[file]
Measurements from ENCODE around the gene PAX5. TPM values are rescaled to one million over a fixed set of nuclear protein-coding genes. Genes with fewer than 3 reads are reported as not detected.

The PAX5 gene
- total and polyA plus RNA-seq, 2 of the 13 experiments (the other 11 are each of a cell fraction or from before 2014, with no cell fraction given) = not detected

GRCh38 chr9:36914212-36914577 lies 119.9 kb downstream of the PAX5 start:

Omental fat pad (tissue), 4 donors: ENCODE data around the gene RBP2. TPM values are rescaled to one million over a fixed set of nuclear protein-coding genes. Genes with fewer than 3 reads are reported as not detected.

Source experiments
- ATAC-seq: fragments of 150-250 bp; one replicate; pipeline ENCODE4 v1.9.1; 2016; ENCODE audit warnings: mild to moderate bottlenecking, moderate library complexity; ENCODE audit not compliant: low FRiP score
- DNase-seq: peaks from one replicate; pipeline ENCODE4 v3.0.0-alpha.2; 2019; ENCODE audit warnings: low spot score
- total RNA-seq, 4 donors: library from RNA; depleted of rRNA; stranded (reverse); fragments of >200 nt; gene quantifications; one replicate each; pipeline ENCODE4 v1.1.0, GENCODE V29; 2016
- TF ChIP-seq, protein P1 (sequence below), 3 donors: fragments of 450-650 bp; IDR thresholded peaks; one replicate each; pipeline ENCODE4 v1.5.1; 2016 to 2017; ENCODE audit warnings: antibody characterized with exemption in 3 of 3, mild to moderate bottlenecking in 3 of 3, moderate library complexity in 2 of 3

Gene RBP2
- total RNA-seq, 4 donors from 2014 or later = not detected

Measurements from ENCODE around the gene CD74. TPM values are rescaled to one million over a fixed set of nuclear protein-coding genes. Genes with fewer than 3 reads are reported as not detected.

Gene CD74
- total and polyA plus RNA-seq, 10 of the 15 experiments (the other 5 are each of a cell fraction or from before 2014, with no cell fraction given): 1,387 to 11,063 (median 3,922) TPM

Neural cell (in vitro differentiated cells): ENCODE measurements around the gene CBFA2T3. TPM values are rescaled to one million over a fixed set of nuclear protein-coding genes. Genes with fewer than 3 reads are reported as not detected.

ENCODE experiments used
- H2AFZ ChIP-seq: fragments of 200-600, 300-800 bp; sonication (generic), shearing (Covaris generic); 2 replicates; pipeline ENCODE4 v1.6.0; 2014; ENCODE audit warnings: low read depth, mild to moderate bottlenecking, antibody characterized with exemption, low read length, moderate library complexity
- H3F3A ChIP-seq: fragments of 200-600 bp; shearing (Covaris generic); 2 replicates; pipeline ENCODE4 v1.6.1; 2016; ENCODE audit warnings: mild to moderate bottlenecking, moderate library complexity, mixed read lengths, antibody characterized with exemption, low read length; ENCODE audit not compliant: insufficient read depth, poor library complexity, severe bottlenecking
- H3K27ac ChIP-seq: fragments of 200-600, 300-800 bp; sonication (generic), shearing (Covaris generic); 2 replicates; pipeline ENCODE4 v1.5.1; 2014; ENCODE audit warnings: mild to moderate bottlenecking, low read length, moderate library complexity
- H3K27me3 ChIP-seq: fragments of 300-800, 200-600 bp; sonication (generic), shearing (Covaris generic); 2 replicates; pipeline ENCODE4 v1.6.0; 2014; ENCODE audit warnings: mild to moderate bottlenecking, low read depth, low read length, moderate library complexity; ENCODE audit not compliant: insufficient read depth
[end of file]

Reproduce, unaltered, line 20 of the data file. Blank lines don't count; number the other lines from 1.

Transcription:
- H3K27ac ChIP-seq: fragments of 200-600, 300-800 bp; sonication (generic), shearing (Covaris generic); 2 replicates; pipeline ENCODE4 v1.5.1; 2014; ENCODE audit warnings: mild to moderate bottlenecking, low read length, moderate library complexity